History of Anghiari and the battle of Anghiari


See Anghiari guide for highlights and historic monuments

The ancient name of Anghiari, a town in Tuscany not far from Sansepolcro and “Città di Castello”, was "Anglarium" - the name derives from the expression "Castrum Angulare" which is a reference to a “Triangular Castle”. This was the nucleus of the village, which, as with Sansepolcro, belonged to the powerful and wealthy Monastery of Camaldoli.

Note however that the scholar Gino Franceschini believes that Anghiari derives from the word for "gravel", because the city is situated on gravel accumulated by the Tiber River over the centuries.

The oldest document in which Anghiari is mentioned dates back to 1083, when Bernardo, called “Sidonia” and the son of Rainier, the Lord of Galbino and Montedoglio (a vassal of the Marquis of Mont St. Mary), bought a portion of the castle and the jurisdiction of Anghiari from his brother Alberich.

After about 10 years, Bernardino, the son of Sidonia, donated the castle to the Prior of Camaldoli, on condition that he established a monastery in that place and he made the inhabitants of Anghiari subject to the rule of the Prior. They later escaped to the domain of Camaldoli and it was ruled as an independent municipality, although under constant pressure from the City of Arezzo, which managed to impose its authority over Anghiari until the second half of the 12th century.

Around the 14th century, the city was subjected to the power of the Tarlati. This period of rule also had positive aspects, and brought about the strengthening of the walls. Later, Anghiari was fought over again at various times and subjected to rule by Arezzo, Perugia, and, finally, Florence in 1385.

Battle of Anghiari

An act of war which still remains in the memory of inhabitants of Anghiari was the famous "Battle of Anghiari" that the city fought against the Duchy of Milan in 1440.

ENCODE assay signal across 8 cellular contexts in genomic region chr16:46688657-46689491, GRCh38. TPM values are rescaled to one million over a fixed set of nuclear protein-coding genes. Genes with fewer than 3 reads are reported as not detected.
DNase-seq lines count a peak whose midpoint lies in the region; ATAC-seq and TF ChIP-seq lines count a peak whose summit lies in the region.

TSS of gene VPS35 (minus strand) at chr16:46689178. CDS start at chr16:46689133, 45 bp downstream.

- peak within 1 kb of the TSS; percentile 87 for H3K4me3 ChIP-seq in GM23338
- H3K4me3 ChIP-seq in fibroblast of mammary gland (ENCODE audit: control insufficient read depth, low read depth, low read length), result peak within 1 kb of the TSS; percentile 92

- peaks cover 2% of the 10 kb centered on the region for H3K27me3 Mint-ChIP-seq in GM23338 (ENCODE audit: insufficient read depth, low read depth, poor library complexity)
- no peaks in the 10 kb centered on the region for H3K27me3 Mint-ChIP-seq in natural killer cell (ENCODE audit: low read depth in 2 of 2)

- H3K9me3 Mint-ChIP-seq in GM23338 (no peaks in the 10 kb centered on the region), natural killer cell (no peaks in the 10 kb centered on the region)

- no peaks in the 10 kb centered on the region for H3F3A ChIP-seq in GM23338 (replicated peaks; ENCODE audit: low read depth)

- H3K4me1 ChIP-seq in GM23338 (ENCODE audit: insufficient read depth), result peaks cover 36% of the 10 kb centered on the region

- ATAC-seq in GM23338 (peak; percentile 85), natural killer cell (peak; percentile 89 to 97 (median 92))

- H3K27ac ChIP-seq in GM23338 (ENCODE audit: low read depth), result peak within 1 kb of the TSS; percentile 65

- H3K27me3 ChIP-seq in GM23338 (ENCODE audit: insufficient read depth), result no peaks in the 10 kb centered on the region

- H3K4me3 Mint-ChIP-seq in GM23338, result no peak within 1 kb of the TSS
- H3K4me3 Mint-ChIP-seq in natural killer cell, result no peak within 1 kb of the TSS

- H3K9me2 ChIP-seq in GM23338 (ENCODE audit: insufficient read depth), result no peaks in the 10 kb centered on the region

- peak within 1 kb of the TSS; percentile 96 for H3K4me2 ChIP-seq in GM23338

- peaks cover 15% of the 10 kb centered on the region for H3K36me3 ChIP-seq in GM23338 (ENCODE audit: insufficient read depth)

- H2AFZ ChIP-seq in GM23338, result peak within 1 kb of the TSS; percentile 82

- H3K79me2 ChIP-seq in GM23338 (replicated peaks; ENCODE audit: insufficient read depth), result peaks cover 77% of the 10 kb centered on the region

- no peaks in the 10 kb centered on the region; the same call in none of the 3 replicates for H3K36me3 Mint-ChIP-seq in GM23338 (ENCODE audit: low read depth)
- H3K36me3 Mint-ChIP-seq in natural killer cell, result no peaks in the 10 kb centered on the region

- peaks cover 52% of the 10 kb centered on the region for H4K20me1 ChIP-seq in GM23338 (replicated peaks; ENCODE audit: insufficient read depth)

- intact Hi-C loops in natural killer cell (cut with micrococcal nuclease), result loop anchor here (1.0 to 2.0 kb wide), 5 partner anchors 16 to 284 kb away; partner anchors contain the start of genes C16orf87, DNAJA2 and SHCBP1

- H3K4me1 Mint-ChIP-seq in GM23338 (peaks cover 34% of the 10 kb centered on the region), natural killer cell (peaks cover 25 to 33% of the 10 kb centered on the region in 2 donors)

This battle was made famous by a fresco by Leonardo Da Vinci [1452-1519] (The Battle of Anghiari), unfortunately now lost along with the preparatory sketches. The only document we have left are the words of Leonardo himself about the ways to represent a battle, in the famous passage of which he says that, first of all, it is necessary to represent "[...] the smoke of artillery, mixed with the air and dust, moved by the movement of horses and combatants [...]" [1].

Anghiari history after the 15th century

Other wars that played a leading role in Anghiari manifested themselves in the 16th century when it defended its autonomy against Vitellozzo Vitelli (1458-1503), an ally of the Florentines, and again in 1517 when it resisted the siege of Francesco Maria della Rovere (1490-1538).

The city later became a member of the Grand Duchy of Tuscany, and, under the Grand Duke Pietro Leopoldo (1742-1792), it went through a period of great prosperity and increase in buildings. This continued in the Napoleonic Age, when various additions were made in the Mercatale Square, with an expansion of the space which is today referred to by a French word, "parterre".

The city later took an active part in the battles of the Risorgimento, and, finally, it entered the kingdom of Italy in 1860.

See Anghiari for a tourist travel guide to the town.

References

1. See L. Da Vinci, "Modo di figurare una battaglia", in G. Fumagalli, “Leonardo, Omo Sanza Lettere” ["Leonardo, a Man Without Letters", Florence, Sansoni, 1952, pp. 166-168